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Kaysersberg (Alsatian: Kaisersbari) is a former French commune located in the Haut-Rhin department, in the Grand Est region. This small town is located in the historical and cultural region of Alsace region and, on January 1, 2016, became a delegated municipality of the new municipality of Kaysersberg Vignoble. Its inhabitants are called the Kaysersbergeois and Kaysersbergeoises.
Church of the Invention-de-la-Sainte-Croix of Kaysersberg (13th -
Parish church, dedicated to Holy Cross. It was started around 1230. The Romanesque portal and the central nave are from the thirteenth century, while the choir and side naves date from the fifteenth and sixteenth century. The interior is decorated with an altarpiece from 1518, the work of Jean Bongart. A triumphant Christ, with the statues of the Virgin and of Saint John, 15th century, suspended under the vault of the transept, a Holy Sepulcher in stone completed in 1514 by the master builder Jacques Wirt, a moving Lamentation of Christ (1521) , a seated Saint Jacques (1523), a bust of Saint Blaise, a statue of Saint John (around 1510), a luminous stained glass window of Calvary, the work of Pierre d'Andlau of Strasbourg (1470), the Roman baptismal font, are of 'other gems.
Chapels of Kaysersberg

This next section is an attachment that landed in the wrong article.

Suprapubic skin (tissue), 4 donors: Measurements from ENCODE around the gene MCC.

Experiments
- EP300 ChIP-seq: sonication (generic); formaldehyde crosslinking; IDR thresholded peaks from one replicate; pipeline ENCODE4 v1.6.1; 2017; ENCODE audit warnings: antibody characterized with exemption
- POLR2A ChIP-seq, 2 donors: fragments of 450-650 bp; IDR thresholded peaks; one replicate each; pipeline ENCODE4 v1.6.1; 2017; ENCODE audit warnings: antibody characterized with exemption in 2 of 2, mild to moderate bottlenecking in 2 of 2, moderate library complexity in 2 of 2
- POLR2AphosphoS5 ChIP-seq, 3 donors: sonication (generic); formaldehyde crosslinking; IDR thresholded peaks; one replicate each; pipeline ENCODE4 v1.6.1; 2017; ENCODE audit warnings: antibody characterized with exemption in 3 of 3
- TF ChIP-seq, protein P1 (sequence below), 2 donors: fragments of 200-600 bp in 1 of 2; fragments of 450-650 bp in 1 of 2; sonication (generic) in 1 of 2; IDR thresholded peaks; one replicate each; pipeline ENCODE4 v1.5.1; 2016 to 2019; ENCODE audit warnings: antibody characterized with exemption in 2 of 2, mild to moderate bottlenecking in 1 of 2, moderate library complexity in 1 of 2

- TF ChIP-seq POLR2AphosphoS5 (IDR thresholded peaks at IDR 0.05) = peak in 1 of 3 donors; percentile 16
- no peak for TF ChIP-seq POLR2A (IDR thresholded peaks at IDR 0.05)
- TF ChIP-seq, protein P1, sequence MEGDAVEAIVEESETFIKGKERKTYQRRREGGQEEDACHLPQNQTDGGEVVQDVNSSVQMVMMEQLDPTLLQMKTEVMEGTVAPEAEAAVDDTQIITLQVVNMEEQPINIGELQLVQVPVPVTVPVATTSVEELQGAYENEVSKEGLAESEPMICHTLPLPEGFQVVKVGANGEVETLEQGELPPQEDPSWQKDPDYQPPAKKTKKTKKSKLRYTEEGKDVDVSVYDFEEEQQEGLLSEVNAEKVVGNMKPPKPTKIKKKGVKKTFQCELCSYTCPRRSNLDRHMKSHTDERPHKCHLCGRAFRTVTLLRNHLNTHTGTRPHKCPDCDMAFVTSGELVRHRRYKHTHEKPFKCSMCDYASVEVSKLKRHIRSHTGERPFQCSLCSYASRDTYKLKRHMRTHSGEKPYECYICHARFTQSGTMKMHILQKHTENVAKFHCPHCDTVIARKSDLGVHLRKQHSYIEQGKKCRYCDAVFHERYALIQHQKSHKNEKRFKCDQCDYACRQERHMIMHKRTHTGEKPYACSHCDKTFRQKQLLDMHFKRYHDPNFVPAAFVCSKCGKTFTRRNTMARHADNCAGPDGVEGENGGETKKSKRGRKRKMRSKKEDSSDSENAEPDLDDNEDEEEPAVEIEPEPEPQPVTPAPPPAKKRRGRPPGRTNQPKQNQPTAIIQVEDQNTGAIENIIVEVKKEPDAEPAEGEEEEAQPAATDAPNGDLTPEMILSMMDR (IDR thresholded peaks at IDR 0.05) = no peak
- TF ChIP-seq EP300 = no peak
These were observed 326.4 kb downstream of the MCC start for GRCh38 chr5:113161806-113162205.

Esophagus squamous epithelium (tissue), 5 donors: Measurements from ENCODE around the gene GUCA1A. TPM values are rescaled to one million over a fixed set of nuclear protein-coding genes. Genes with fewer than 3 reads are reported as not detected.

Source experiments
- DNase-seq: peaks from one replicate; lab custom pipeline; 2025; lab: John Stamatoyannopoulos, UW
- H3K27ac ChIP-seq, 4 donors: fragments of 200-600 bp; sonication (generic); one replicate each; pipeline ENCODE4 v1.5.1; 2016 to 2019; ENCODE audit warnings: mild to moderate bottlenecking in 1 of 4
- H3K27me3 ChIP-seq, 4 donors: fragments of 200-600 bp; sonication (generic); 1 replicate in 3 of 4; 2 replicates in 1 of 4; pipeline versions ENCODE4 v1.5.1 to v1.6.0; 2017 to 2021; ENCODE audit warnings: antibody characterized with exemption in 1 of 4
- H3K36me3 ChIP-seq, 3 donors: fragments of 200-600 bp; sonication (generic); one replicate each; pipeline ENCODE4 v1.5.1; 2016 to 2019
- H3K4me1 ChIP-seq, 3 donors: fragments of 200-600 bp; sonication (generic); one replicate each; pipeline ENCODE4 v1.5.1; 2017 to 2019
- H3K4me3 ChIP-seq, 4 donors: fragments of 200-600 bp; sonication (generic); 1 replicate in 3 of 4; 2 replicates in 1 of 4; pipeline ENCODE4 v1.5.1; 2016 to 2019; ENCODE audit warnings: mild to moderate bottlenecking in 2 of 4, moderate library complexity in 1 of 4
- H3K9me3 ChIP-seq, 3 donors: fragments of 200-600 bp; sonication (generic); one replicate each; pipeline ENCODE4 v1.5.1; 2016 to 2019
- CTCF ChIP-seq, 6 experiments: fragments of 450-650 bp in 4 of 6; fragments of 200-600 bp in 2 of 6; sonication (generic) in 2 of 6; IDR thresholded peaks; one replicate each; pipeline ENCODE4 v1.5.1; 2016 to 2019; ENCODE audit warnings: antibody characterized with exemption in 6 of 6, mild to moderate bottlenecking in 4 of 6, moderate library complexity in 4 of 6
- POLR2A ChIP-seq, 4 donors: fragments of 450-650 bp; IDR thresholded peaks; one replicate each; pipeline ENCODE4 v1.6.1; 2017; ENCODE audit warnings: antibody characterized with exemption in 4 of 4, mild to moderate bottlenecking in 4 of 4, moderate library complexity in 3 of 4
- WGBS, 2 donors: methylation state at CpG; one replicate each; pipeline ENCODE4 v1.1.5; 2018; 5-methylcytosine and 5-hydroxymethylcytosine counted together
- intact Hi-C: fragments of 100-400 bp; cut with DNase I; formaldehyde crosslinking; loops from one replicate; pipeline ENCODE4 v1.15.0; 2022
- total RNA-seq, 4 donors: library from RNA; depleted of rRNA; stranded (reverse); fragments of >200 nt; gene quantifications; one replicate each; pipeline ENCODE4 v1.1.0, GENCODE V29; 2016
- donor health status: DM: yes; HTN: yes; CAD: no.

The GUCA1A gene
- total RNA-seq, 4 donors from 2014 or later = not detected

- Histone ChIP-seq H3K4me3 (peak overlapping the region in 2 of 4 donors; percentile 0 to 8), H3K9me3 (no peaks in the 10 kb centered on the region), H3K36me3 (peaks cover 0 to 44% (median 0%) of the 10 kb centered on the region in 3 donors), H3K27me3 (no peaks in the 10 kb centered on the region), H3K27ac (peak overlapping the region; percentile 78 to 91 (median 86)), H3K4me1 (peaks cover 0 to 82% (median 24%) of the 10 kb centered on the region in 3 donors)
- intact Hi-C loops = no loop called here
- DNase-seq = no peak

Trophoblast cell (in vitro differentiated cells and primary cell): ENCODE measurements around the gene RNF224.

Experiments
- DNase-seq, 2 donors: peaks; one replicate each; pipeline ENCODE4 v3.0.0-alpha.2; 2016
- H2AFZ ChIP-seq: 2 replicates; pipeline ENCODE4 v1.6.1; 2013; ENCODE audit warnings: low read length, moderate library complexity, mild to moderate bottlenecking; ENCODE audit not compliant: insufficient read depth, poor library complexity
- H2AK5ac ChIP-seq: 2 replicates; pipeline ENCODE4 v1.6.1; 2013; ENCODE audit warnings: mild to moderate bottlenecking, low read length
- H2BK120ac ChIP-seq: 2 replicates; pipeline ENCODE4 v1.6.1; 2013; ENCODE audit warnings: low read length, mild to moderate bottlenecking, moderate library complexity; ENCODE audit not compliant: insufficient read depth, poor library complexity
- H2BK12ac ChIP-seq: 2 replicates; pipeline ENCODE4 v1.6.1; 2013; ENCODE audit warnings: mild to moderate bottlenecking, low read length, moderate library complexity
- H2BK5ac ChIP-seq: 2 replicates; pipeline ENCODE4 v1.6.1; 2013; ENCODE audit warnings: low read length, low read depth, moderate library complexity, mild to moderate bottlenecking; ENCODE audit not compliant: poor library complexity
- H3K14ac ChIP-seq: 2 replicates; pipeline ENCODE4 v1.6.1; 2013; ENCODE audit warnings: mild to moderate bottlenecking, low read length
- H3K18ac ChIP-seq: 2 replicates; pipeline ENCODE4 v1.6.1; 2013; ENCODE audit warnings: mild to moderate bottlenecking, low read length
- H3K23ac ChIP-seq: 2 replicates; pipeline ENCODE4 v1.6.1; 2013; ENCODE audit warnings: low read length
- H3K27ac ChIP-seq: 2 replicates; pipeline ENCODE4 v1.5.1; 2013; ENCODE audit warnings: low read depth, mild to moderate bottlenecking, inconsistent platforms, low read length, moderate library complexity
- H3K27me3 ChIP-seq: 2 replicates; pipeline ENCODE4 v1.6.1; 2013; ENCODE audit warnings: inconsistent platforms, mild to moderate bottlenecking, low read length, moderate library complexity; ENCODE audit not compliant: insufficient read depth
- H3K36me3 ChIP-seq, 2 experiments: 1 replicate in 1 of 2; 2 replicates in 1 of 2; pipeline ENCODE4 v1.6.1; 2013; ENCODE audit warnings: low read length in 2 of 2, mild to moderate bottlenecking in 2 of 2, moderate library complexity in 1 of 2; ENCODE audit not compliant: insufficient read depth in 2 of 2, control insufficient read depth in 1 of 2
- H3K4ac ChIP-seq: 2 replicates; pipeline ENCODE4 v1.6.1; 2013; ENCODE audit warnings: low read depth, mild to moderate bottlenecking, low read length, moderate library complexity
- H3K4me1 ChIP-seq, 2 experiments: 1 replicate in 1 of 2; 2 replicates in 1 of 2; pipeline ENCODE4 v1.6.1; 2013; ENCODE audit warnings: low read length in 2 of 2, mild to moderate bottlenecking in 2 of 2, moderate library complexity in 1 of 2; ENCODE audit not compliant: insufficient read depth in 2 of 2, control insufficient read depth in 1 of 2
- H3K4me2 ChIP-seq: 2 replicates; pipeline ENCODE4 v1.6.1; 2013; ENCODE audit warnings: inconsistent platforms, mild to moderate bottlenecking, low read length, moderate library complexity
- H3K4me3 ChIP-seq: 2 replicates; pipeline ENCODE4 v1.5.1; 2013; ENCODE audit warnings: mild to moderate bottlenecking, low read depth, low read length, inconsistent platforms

The chapel and the adjoining property once belonged to the Abbey of Pairis, near Orbey. It was built in 1391 thanks to the generosity of Wetzel Berwart, who died in 1396. He is buried in the chapel where the tombstone is still visible. The building was enlarged and consecrated a second time in 1473. During the Revolution the chapel was sold and bought by the former manager Pierre Eckert. Today it belongs to the Salzmann-Thomann family and houses several polychrome statues from the 18th and 19th centuries, the centerpieces being a 14th century Madonna and Child and the butt of the Abbess of Alsace.
Saint-Alexis Chapel (16th century)
The Saint-Alexis chapel located in the forest, between the communal benches of Riquewihr and Fréland was part of an old hermitage until the 17th century. The town of Kaysersberg then transforms the hermitage into a farm and rents it out until it sells to individuals at the beginning of the 19th century. the chapel was restored and enlarged by Aimé Maire in 1887 with the addition of a rounded choir and a steeple. It contains a bas relief from the beginning of the sixteenth century representing the death of Saint-Alexis and incorporating all the characteristics of the late Gothic style. The sculpture is presented in a baroque frame bordered on the sides of fluted columns serving as support for the polychrome statuettes of Saint Joseph and Saint Madeleine.
St. Wolfgang Chapel
Chapel of Our Lady of the Scapular